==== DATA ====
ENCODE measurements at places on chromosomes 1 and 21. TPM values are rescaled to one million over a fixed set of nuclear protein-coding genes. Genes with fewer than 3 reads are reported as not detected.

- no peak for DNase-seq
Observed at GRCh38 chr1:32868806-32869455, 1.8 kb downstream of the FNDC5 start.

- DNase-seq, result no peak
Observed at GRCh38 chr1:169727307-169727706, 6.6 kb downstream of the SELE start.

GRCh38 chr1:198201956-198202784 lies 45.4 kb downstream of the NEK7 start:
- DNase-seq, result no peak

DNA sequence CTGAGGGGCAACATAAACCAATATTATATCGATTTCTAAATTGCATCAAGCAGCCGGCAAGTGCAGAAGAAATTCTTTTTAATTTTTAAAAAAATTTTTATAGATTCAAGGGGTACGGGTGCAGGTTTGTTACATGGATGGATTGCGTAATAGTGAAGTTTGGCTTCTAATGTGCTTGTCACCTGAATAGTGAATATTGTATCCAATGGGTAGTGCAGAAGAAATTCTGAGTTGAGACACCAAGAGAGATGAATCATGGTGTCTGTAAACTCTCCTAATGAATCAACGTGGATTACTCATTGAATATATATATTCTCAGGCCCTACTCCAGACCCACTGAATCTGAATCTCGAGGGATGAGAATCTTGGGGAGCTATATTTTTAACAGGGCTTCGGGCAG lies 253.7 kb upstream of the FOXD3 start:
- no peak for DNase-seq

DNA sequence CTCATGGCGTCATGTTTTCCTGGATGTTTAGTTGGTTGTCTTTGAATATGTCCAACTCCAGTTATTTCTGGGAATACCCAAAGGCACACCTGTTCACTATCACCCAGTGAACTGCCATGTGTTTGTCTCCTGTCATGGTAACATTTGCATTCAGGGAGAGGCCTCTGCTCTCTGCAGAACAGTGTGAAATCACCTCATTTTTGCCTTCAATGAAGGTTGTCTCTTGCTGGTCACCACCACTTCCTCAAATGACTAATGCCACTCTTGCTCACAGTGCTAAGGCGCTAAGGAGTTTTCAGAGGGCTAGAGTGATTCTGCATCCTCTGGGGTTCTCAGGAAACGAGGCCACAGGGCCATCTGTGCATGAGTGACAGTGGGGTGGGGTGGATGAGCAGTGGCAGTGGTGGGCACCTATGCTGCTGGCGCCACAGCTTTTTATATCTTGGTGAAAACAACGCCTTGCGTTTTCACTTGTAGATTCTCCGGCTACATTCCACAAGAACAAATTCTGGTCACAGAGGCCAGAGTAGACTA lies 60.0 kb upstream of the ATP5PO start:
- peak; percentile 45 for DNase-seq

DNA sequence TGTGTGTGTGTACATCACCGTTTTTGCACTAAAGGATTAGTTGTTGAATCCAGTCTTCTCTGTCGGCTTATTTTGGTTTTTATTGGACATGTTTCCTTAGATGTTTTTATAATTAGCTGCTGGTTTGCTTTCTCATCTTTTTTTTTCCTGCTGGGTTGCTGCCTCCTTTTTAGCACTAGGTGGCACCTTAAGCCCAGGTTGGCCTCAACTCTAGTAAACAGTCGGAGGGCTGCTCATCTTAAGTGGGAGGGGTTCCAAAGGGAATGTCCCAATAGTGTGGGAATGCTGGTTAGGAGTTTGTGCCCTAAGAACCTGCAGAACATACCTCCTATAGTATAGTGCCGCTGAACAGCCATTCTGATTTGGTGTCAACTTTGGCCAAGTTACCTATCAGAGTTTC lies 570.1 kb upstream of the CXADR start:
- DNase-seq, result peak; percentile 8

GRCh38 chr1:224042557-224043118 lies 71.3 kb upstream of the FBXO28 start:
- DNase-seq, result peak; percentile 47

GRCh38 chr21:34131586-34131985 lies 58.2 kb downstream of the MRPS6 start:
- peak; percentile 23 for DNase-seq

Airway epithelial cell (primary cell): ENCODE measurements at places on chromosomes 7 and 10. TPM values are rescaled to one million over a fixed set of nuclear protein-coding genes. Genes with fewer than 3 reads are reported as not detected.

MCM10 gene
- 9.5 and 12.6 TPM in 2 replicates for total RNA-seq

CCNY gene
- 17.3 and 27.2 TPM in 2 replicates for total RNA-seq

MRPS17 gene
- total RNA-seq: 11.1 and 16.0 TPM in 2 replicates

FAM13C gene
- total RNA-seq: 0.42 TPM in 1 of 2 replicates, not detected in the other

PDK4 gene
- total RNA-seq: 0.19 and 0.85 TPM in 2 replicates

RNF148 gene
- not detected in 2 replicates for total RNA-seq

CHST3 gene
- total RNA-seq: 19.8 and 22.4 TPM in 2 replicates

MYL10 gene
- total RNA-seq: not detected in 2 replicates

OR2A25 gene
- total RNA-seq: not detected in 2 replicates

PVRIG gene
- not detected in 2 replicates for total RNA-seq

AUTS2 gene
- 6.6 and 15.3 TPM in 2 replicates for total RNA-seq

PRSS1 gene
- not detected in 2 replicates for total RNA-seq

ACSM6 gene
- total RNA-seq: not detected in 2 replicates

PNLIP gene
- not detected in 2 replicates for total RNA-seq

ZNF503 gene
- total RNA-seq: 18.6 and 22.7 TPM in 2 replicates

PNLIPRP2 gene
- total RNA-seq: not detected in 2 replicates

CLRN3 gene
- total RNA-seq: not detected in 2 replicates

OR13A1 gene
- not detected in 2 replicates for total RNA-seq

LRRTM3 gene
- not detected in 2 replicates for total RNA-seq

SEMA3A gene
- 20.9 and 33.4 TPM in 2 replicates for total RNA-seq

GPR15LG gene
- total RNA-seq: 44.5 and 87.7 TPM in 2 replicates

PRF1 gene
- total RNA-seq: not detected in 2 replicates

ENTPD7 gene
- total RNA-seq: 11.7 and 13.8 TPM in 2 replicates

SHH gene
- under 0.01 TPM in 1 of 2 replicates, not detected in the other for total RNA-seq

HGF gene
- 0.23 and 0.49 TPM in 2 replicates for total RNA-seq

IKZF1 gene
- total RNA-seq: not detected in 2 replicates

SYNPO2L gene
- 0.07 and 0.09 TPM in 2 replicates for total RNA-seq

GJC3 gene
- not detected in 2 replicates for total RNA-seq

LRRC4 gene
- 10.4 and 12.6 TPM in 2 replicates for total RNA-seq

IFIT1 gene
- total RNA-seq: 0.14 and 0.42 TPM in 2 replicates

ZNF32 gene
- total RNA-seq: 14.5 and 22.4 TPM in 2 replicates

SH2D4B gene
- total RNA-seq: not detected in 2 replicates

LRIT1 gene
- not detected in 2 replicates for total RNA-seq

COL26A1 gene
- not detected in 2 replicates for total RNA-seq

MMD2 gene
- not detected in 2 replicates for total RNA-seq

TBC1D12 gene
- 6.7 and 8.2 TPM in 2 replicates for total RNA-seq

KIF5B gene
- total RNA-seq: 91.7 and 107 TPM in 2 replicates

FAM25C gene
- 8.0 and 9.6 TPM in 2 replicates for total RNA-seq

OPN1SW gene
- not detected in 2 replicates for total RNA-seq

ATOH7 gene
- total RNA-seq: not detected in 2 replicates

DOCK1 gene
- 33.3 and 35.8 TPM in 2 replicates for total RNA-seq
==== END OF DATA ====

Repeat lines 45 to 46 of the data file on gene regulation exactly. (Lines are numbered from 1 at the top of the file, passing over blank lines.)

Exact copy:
PNLIP gene
- not detected in 2 replicates for total RNA-seq